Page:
The announcement by British Steel of the forthcoming closure of its Ravenscraig steel works has generated a great deal of media interest and political controversy. The closure of Ravenscraig and the related closure of the plant and ore terminal at Hunterston will result in the loss of at least 1200 direct jobs, a number of further indirect job losses and knock-on effects on the industrial infrastructure of the local economy. In itself the imminent closure represents a catastrophe for the locality but it is important to acknowledge that it is not an isolated incident. It follows other industrial contractions in the region including Gartcosh, Linwood and Bathgate. The accumulated effects of the industrial restructuring, therefore, pose a considerable challenge to government, development bodies and local authorities. This paper considers whether an enterprise zone is an appropriate response by government to the problems inLanarkshire caused by the Ravenscraig closure. To this end the paper briefly reviews the experience of the established enterprise zones in Scotland and considers the broader policy and institutional context into which an enterprise zone designation in Lanarkshire would fit.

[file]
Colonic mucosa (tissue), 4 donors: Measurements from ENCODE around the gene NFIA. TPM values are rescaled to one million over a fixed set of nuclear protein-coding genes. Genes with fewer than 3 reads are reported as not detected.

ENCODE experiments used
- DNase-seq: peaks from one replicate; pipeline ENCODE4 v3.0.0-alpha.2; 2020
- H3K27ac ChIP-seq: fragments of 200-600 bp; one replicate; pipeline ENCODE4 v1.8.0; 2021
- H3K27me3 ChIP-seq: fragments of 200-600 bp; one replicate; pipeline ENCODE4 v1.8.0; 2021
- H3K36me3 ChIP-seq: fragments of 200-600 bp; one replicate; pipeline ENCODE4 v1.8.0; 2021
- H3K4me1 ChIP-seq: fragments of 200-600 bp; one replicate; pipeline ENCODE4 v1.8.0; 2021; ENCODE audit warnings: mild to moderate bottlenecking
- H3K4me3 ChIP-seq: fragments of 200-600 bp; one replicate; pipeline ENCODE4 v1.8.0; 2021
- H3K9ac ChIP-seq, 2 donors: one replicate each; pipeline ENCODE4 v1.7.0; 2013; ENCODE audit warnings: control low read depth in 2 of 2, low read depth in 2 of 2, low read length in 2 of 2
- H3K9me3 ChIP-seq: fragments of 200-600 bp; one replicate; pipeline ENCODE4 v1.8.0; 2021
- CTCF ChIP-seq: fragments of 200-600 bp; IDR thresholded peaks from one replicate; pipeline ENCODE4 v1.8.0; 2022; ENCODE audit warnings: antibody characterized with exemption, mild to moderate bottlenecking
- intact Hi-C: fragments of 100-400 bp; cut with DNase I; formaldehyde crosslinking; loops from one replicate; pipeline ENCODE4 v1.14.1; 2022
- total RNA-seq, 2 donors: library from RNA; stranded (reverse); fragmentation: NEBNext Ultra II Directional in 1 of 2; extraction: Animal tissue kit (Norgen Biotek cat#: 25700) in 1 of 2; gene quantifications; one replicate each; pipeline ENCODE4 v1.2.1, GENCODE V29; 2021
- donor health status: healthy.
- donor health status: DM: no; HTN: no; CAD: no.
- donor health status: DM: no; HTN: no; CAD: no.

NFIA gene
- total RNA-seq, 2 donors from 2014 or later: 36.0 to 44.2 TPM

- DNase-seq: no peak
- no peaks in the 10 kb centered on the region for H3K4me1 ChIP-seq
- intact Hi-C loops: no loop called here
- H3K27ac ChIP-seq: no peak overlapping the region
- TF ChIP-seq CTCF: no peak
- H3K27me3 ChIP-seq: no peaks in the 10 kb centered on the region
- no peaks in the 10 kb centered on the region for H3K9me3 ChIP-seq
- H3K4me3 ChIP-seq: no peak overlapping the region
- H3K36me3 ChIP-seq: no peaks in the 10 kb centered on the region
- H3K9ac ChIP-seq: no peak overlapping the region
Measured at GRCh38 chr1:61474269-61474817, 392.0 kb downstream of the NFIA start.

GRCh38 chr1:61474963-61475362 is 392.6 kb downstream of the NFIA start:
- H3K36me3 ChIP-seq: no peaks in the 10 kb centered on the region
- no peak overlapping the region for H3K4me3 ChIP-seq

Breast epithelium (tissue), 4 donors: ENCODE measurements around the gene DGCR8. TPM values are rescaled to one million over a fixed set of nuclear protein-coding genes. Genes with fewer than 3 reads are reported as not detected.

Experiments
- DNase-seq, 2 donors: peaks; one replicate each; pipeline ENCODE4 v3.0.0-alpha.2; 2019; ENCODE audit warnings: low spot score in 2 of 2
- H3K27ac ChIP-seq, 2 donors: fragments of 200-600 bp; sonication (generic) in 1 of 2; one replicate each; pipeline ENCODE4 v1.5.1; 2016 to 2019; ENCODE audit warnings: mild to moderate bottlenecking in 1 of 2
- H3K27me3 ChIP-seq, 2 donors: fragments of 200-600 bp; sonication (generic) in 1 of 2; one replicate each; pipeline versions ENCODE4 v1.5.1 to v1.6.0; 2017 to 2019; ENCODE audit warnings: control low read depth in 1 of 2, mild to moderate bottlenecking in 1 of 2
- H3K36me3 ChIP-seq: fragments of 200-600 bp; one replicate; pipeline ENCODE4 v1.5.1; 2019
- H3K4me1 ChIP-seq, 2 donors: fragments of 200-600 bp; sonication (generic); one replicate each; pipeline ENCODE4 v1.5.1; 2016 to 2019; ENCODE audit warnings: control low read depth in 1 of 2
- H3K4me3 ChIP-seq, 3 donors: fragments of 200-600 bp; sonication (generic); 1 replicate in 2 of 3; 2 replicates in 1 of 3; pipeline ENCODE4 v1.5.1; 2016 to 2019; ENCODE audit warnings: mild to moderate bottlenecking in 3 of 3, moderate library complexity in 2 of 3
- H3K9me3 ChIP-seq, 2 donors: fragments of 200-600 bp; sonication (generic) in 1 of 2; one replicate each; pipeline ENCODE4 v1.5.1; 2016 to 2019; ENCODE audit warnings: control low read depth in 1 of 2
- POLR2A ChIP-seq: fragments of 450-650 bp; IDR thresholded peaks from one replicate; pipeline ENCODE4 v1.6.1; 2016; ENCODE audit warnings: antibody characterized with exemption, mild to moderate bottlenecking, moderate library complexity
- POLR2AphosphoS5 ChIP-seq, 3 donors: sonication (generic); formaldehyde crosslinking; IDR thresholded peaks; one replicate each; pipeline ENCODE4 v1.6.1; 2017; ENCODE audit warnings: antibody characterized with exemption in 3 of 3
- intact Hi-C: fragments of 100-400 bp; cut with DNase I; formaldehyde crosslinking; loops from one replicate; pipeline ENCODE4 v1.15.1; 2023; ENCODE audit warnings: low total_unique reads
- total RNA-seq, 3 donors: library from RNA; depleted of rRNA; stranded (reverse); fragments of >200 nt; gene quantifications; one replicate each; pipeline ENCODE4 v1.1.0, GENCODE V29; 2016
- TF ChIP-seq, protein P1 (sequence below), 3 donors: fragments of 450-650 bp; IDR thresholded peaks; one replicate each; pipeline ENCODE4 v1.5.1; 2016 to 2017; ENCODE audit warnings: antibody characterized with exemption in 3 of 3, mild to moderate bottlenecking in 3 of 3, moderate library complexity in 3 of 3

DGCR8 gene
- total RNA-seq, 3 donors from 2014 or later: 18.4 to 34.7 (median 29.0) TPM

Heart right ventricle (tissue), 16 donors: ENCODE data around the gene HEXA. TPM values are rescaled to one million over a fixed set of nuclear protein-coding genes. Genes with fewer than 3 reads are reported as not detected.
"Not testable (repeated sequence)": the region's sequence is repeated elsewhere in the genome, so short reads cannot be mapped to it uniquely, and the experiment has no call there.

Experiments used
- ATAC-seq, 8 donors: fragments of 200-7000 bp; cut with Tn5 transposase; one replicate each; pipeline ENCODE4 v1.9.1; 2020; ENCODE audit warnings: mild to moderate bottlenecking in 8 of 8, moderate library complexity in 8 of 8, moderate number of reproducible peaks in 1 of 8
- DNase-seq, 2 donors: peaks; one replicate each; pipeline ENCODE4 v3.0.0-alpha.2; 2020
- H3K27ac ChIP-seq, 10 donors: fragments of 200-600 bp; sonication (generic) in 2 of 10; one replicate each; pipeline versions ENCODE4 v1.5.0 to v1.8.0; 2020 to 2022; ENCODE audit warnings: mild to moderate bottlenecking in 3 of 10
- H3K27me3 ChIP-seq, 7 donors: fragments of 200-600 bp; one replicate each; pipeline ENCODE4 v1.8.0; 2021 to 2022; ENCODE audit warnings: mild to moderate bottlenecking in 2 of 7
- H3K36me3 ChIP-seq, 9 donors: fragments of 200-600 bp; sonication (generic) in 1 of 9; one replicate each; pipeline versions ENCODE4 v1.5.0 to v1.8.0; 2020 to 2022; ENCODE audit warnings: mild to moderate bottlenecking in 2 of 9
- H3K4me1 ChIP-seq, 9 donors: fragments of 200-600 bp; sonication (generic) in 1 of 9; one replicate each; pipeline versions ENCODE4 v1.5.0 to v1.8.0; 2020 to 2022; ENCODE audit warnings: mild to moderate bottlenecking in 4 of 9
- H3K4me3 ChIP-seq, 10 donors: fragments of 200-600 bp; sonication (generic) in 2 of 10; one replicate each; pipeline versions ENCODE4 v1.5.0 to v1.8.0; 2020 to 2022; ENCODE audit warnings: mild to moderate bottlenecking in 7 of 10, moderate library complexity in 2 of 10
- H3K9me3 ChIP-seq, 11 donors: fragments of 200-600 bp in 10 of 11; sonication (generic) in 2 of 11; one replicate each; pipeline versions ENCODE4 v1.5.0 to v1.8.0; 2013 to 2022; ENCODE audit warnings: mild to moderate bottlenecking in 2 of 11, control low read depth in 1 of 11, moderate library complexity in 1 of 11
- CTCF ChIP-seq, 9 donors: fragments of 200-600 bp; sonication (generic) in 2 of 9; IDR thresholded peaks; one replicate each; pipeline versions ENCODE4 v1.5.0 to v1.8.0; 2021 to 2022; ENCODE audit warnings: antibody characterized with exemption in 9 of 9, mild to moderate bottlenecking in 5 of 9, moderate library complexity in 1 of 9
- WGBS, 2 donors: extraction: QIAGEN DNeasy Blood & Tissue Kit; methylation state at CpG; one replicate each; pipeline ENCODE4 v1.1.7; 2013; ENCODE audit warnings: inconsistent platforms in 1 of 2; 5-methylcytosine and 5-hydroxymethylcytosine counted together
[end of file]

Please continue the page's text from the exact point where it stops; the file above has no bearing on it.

|Number of pages||5|
|Journal||Quarterly Economic Commentary|
|Publication status||Published - Mar 1992|
- regional development policies
- enterprise zones
- British Steel
- regional economic development